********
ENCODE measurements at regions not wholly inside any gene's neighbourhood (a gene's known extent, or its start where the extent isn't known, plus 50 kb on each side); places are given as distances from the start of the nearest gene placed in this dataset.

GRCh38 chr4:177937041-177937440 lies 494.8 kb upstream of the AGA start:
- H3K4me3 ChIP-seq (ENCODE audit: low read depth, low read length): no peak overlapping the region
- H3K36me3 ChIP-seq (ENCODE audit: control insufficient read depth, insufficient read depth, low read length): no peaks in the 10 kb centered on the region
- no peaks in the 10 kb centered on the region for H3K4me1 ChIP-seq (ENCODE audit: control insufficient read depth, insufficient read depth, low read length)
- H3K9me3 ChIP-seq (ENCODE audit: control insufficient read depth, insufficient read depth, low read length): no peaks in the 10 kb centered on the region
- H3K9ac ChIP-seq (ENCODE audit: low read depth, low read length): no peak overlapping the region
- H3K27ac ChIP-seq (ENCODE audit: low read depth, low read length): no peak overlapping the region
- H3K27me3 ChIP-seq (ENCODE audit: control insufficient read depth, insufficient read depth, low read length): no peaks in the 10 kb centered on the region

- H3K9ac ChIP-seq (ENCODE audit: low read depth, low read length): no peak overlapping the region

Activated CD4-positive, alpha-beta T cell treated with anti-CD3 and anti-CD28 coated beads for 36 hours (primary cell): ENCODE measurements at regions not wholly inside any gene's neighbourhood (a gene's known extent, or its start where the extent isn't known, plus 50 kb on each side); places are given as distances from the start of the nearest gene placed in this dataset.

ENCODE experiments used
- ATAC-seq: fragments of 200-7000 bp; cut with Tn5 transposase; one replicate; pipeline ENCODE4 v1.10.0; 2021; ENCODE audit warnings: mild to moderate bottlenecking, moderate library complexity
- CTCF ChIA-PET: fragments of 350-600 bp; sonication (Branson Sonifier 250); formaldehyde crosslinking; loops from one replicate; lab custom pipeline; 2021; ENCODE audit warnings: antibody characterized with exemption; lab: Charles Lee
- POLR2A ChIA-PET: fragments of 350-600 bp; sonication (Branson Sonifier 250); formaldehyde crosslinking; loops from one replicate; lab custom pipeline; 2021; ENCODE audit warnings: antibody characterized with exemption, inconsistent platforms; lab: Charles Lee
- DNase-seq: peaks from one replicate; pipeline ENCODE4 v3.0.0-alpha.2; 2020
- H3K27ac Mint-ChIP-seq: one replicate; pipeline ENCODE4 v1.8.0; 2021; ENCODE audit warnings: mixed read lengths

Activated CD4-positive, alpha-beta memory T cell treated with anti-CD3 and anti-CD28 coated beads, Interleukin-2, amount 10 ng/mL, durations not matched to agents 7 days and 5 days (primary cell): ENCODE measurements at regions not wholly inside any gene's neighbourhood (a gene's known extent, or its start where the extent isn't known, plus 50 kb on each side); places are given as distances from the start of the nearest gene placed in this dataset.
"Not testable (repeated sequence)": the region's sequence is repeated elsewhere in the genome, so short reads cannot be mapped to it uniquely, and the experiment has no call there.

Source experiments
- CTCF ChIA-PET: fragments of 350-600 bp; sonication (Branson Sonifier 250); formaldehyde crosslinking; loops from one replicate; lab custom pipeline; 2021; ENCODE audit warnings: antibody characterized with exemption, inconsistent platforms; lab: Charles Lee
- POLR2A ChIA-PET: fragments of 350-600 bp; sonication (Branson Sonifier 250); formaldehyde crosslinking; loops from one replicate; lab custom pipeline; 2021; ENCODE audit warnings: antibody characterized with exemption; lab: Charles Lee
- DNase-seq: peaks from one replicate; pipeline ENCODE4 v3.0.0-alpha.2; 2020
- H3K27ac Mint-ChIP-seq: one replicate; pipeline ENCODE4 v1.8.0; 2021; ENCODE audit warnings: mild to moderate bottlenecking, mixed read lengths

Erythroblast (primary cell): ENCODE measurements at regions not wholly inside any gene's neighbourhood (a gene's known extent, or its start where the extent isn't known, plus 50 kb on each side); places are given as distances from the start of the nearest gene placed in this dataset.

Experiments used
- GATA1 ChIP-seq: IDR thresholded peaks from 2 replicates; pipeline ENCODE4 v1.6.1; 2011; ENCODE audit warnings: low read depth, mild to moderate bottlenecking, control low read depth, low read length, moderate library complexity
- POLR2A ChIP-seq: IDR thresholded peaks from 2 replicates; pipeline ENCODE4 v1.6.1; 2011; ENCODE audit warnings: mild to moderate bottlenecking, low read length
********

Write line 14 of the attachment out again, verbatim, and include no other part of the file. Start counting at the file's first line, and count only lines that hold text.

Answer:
- CTCF ChIA-PET: fragments of 350-600 bp; sonication (Branson Sonifier 250); formaldehyde crosslinking; loops from one replicate; lab custom pipeline; 2021; ENCODE audit warnings: antibody characterized with exemption; lab: Charles Lee